U.S. stock mutual funds eked out a 0. 2 percent gain in the second quarter, reversing the sharpest slide in five years, as energy and commodity...
U.S. stock mutual funds eked out a 0.2 percent gain in the second quarter, reversing the sharpest slide in five years, as energy and commodity stocks helped overcome the collapse of the subprime-mortgage market.
Stock funds fared better than the Standard & Poor’s 500 Index, which declined 2.7 percent (including reinvested dividends) in the three months ending June 30.
The performance followed an 11 percent first-quarter plunge for stock funds, their biggest since 2003.
Oil and gas investments helped many stock managers offset declines in other sectors. Energy shares in the S&P 500 rose 19 percent as oil prices soared to a record. Kenneth Heebner’s $8.5 billion CGM Focus Fund, with more than two-thirds of its assets in energy and materials stocks, surged 27 percent to rank as the top U.S. stock fund.
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“It was tough to find places to hide except for energy and mining if you were a stock fund,” John Coumarianos, an equity analyst at Morningstar, said in an interview.
Funds specializing in natural-resources stocks rose 18 percent, the most among all mutual-fund categories.
The top performer in the natural-resources group was the $1.5 billion BlackRock Global Resources Fund, which surged 45 percent.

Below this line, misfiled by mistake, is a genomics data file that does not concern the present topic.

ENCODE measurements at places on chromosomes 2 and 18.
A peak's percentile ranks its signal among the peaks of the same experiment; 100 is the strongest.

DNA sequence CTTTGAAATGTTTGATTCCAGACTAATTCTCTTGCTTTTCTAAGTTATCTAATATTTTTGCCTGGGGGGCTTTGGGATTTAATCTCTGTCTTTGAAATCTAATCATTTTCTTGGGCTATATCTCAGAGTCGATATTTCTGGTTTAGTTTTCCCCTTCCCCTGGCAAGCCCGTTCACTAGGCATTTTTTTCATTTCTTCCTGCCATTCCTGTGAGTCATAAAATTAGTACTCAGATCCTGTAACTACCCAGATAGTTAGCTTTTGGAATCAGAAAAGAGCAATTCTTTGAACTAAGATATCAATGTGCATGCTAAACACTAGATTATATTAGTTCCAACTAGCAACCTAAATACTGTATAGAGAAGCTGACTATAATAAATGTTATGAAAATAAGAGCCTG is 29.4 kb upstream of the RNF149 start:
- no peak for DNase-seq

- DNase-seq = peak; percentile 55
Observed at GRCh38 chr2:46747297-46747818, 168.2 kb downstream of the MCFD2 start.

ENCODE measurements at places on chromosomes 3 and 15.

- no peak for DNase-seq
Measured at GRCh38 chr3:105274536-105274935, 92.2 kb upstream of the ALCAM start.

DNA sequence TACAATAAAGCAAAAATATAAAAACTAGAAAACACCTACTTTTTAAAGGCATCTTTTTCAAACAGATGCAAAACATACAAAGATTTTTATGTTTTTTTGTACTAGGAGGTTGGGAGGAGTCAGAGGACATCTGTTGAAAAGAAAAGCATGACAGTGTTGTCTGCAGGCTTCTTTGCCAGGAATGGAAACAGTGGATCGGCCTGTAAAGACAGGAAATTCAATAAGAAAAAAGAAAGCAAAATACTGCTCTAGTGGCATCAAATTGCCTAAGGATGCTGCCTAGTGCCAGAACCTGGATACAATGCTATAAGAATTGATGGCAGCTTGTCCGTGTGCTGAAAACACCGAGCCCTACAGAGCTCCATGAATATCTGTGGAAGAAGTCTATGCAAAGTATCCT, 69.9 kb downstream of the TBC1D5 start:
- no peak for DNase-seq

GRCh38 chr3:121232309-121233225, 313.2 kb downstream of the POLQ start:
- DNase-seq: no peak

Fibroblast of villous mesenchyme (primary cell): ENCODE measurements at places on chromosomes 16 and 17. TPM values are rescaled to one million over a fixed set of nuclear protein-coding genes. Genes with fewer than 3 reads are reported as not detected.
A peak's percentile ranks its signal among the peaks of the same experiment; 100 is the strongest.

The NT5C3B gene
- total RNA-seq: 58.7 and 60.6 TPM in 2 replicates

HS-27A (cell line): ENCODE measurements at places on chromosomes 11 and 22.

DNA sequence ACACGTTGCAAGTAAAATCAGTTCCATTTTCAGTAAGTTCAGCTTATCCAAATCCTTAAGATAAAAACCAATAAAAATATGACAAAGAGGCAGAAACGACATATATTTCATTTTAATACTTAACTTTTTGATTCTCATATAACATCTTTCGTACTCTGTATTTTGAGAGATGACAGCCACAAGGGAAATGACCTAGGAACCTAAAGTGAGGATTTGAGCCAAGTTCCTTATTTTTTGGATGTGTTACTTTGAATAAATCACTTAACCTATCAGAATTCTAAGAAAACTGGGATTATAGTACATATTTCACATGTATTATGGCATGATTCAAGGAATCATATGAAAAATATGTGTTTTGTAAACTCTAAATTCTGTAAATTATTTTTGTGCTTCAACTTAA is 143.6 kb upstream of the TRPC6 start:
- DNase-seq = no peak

Utility funds ranked as the second-best category, advancing 6.4 percent in the quarter.
The worst performers were funds that invest in financial companies, which declined 13 percent. The falling values of securities after the subprime-mortgage collapse forced banks and financial institutions worldwide to take $402.5 billion in credit losses and write-downs, according to Bloomberg.
Value funds, which invest in companies they deem cheap compared with peers, fared worse than growth funds, which invest in companies growing earnings faster than average. Value funds slumped 2 percent in the second quarter, compared with the 3 percent increase in growth funds. That’s because many value managers loaded up on financial shares as they got cheap.
Bill Miller’s $12 billion Legg Mason Value Trust, whose 15-year streak of beating the S&P 500 was snapped in 2006, slumped 11 percent in the quarter, ranking among the 10 worst-performing U.S. stock funds, according to Morningstar.
The fund was hurt by its stakes in financial companies. Miller was also hurt because of the lack of energy holdings, which he avoided since a rally began in 2003.
The largest U.S. mutual fund, the $197 billion Growth Fund of America, rose 1.2 percent.
The $78 billion Contrafund, Fidelity Investments’ largest stock fund, rose 3.4 percent.